British Army uses AI technology to conduct live-fire drills
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British Army uses AI technology to conduct live-fire drills

06 Jul 2021 (Last Updated July 7th, 2021 11:33)

20th Armoured Infantry Brigade soldiers deployed an AI engine during the Spring Storm exercise.

British Army uses AI technology to conduct live-fire drills
During the exercise, 20th Armoured Infantry Brigade soldiers used an AI engine, which provides information on the surrounding environment and terrain. Credit: MoD / Crown Copyright.

The British Army has deployed artificial intelligence (AI) for the first time during the annual large-scale Nato exercise ‘Spring Storm’, as part of Operation Cabrit in Estonia.

Led by Estonia, Spring Storm saw the participation of around 2,000 allied forces. Last year, training was conducted with 3,200 personnel.

During the exercise, 20th Armoured Infantry Brigade soldiers used an AI engine for data regarding the deployed environment and territory.

This AI engine is designed to quickly process large volumes of complex data to provide the required information to the user.

The army used the information to plan its respective activity and outputs, as well as improve command and control (C2) processes, saving time and effort.

UK Army Information Director major general John Cole said: The deployment was a first of its kind for the army. It built on close collaboration between the MoD and industry partners that developed AI specifically designed for the way the army is trained to operate.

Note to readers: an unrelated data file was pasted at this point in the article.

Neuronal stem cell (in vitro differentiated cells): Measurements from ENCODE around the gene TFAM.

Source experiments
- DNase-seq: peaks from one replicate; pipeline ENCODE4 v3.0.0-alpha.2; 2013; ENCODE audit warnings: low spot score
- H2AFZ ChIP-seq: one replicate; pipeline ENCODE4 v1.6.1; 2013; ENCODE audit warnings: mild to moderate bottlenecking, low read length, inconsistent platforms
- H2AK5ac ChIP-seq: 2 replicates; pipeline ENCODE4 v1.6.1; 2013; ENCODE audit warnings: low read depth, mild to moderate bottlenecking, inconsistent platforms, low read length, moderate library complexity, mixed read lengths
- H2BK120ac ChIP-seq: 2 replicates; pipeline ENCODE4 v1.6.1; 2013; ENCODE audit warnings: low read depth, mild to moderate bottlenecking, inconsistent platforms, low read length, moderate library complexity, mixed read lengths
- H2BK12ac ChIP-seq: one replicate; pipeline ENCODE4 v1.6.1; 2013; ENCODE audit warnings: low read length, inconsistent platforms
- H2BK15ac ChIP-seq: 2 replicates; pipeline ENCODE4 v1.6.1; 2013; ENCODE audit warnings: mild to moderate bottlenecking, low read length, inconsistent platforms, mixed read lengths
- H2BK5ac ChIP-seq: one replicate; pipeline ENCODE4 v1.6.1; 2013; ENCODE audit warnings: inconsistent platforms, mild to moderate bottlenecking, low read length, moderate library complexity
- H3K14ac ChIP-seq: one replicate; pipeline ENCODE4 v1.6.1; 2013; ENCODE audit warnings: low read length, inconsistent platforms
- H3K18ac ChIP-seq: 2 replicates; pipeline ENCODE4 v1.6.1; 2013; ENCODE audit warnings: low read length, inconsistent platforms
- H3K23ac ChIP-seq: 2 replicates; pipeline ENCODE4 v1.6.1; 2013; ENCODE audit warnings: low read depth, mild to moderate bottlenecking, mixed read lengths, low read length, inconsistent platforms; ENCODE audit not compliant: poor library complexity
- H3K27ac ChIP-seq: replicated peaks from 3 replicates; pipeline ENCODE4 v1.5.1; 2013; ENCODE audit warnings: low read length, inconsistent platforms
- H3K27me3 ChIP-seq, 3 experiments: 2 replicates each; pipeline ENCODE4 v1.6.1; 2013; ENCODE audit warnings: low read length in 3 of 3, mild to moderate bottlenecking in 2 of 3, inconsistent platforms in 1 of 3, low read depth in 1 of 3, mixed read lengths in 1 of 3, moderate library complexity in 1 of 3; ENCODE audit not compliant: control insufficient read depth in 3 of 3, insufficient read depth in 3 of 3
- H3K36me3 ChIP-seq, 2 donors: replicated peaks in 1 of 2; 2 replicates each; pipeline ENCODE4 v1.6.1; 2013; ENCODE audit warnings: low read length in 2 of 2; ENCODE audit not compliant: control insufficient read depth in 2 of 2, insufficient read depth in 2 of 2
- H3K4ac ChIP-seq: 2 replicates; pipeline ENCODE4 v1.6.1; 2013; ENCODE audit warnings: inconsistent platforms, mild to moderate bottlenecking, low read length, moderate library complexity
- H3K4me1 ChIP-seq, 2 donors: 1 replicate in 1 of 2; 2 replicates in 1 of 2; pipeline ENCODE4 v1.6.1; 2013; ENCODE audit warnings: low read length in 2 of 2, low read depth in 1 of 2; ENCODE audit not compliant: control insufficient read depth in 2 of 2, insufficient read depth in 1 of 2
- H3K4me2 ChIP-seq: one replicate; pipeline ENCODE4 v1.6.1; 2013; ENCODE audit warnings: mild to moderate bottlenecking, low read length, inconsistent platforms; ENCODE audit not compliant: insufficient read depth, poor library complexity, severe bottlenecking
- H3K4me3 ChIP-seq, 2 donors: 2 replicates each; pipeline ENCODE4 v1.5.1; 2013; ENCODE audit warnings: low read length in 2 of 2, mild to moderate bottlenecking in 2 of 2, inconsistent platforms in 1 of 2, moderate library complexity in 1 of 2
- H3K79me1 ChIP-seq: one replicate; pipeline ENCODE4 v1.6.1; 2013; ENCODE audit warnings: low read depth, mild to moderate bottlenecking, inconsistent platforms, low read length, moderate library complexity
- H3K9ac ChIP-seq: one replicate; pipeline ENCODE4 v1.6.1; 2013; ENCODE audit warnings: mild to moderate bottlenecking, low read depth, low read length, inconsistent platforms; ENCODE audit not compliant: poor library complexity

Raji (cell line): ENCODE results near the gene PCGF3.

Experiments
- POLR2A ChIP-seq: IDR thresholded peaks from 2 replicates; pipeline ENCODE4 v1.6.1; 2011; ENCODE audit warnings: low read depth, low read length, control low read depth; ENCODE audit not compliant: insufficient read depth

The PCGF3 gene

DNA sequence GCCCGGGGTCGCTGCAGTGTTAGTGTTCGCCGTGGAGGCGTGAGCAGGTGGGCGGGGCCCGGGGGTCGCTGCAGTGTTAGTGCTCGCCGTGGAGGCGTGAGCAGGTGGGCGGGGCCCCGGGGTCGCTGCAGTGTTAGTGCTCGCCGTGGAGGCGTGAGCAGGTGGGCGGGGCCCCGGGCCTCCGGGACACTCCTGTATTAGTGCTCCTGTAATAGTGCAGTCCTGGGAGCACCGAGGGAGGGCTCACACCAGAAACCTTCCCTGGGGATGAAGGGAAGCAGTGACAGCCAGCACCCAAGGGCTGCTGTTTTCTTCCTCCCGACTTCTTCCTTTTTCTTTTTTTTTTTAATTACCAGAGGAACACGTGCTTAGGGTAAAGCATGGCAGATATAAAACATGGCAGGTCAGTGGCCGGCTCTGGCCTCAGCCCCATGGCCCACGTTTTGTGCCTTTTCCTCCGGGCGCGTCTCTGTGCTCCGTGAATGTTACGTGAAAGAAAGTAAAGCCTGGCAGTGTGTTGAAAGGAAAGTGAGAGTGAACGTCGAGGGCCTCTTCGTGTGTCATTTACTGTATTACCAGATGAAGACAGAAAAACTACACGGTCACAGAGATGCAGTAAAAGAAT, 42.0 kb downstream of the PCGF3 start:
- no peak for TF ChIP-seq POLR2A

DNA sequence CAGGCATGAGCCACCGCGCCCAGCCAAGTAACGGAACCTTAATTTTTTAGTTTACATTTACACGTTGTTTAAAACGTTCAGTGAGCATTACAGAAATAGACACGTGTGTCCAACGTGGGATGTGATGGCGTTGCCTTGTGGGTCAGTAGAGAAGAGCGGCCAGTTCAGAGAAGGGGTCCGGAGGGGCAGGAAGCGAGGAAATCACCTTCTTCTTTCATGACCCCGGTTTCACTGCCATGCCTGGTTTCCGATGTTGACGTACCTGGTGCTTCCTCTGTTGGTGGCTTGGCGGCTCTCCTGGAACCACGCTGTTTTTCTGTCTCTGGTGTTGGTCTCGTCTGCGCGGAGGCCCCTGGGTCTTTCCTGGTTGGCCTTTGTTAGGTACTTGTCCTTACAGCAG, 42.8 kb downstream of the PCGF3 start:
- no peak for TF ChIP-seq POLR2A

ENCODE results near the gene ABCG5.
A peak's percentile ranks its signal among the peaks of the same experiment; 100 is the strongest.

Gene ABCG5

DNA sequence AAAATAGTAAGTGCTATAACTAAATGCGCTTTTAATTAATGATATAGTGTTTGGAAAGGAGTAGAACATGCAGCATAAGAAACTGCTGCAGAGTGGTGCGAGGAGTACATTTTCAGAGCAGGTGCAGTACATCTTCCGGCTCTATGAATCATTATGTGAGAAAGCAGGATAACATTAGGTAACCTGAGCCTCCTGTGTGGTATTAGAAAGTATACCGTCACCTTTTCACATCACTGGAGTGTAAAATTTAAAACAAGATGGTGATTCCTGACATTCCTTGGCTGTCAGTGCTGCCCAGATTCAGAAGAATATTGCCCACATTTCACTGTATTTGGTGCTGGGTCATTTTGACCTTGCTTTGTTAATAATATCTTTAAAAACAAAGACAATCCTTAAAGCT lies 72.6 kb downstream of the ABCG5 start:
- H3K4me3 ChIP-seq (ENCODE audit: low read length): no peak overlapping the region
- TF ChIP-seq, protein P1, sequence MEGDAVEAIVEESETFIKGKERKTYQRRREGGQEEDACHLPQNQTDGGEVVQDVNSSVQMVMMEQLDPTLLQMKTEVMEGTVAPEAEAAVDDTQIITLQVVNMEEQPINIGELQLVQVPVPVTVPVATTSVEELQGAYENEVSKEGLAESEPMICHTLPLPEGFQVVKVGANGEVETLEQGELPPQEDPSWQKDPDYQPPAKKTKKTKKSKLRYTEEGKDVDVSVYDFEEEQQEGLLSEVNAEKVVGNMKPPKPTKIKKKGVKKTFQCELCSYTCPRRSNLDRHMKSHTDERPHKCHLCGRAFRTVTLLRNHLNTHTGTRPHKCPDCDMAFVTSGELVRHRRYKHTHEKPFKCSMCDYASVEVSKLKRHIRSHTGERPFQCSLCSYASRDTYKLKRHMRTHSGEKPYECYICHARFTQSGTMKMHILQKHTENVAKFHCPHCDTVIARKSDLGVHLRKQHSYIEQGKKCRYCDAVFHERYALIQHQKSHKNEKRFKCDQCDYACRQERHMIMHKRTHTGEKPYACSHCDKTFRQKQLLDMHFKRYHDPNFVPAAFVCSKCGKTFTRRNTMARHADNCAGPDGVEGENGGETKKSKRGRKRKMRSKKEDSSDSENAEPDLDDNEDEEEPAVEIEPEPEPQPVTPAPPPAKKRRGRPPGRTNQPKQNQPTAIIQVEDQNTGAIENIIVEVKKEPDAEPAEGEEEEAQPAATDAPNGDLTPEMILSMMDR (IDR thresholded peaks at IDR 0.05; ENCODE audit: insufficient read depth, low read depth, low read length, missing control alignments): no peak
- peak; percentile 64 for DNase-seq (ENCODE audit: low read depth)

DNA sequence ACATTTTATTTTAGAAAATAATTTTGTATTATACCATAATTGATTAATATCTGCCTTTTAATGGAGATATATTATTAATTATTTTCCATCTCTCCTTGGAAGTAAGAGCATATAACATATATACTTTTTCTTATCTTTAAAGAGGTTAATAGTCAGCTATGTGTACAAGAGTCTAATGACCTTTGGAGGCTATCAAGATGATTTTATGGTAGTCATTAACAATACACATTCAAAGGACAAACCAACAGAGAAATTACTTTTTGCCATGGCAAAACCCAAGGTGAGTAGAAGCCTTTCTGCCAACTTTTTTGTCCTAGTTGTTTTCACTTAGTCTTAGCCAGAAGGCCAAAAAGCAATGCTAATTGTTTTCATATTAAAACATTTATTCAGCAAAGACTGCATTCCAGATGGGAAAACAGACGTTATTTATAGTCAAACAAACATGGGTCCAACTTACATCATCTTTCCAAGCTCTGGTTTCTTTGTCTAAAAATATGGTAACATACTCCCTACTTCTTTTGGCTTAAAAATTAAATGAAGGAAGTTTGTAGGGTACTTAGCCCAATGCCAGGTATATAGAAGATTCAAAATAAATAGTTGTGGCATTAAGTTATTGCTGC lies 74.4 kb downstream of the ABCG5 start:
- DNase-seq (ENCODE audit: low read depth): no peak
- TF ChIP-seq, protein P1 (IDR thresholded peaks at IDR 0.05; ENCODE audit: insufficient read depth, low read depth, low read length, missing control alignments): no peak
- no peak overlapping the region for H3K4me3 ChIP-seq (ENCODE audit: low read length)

“The lessons this has provided are considerable, not just in terms of our support to deployed forces, but more broadly in how we inform defence’s digital transformation agenda and the best practices we must adopt to integrate and exploit leading-edge technologies.”

According to the British Army, this AI capability can be hosted in the Cloud or operate in independent mode.

During the Spring Storm exercise, soldiers from Belgium, Estonia, France, Denmark, and the UK used the technology to carry out live-fire drills.

20th Armoured Infantry Brigade and AI user major James Mcevoy said: “This was a fantastic opportunity to use a new and innovative piece of technology in a deployed environment.

“The kit was shown to outperform our expectations and has clear applications for improving our level of analysis and speed at which we conduct our planning. I’m greatly looking forward to further opportunities to work with this.”

The British Armed Forces aim to use AI for further applications in the future such as forecasting the behaviour of enemies, conducting reconnaissance and transmitting real-time intelligence from the combat zone.

Operation Cabrit is the British Army’s deployment to Estonia where British troops are leading a multi-national battlegroup.